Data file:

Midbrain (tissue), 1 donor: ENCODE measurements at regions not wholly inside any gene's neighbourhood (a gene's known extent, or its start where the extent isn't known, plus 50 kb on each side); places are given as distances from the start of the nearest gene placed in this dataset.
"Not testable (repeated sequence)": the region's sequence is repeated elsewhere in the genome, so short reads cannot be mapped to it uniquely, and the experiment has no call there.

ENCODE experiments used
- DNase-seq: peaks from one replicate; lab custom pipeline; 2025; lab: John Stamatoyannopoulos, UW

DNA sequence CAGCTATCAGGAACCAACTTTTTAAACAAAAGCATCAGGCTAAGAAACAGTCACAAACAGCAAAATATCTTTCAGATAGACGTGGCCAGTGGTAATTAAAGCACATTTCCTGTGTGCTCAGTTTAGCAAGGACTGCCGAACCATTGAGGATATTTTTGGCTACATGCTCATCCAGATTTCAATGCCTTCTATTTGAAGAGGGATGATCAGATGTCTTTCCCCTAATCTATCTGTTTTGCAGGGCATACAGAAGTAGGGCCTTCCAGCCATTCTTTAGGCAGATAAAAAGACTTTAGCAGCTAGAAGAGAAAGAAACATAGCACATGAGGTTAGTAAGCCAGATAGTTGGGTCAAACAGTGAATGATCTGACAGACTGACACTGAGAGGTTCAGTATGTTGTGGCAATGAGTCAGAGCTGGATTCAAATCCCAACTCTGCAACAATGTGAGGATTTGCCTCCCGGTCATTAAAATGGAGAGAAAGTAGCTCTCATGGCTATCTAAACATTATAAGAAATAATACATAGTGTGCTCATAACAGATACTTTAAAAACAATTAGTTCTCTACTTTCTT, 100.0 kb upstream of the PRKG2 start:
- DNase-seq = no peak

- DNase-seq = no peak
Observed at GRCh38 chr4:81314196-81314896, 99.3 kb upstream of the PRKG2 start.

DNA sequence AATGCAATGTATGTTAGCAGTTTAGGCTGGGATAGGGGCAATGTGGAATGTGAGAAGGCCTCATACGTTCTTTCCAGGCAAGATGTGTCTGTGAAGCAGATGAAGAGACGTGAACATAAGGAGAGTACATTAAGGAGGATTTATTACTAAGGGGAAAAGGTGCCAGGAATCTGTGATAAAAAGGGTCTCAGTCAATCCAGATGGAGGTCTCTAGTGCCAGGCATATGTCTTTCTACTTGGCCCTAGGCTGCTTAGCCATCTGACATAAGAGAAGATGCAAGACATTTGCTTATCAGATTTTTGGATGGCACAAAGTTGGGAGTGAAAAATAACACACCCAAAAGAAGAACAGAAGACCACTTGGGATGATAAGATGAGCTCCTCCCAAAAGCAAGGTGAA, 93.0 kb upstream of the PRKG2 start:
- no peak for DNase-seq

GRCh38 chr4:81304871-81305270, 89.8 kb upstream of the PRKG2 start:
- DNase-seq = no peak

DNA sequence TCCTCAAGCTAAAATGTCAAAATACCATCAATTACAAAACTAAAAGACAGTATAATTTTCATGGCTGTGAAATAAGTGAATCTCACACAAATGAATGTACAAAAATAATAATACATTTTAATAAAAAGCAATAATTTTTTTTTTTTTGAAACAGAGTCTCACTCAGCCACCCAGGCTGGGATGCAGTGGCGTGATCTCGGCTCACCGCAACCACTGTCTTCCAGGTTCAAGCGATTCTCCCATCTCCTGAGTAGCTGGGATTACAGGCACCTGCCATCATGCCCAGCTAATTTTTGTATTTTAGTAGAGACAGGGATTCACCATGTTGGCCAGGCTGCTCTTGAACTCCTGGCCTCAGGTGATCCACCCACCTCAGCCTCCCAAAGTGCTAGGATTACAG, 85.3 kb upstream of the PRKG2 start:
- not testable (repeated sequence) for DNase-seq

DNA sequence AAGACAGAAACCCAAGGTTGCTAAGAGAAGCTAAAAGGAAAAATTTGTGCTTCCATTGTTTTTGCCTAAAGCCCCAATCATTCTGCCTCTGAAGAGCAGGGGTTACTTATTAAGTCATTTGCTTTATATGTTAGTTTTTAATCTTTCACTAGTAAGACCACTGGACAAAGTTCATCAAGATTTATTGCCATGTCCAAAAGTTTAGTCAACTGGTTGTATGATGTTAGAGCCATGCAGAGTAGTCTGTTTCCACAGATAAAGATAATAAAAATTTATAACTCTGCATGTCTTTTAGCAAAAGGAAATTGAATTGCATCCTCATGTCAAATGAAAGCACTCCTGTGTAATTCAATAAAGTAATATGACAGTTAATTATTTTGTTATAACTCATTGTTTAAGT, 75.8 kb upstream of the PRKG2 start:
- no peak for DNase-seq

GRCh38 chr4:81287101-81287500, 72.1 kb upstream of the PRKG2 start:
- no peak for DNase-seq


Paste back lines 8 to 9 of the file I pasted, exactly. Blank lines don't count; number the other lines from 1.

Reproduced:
Observed at GRCh38 chr4:81314196-81314896, 99.3 kb upstream of the PRKG2 start.

DNA sequence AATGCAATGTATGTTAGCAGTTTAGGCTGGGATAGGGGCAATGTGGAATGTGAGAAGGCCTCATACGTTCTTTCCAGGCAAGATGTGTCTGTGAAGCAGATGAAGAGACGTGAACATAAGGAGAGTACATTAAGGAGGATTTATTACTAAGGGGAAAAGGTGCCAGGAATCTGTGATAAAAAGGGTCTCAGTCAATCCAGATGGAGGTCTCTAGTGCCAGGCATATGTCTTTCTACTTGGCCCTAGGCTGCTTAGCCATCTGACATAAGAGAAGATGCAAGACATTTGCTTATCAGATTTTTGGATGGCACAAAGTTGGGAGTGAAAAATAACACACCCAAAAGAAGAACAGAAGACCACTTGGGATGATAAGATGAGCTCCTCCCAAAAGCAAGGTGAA, 93.0 kb upstream of the PRKG2 start: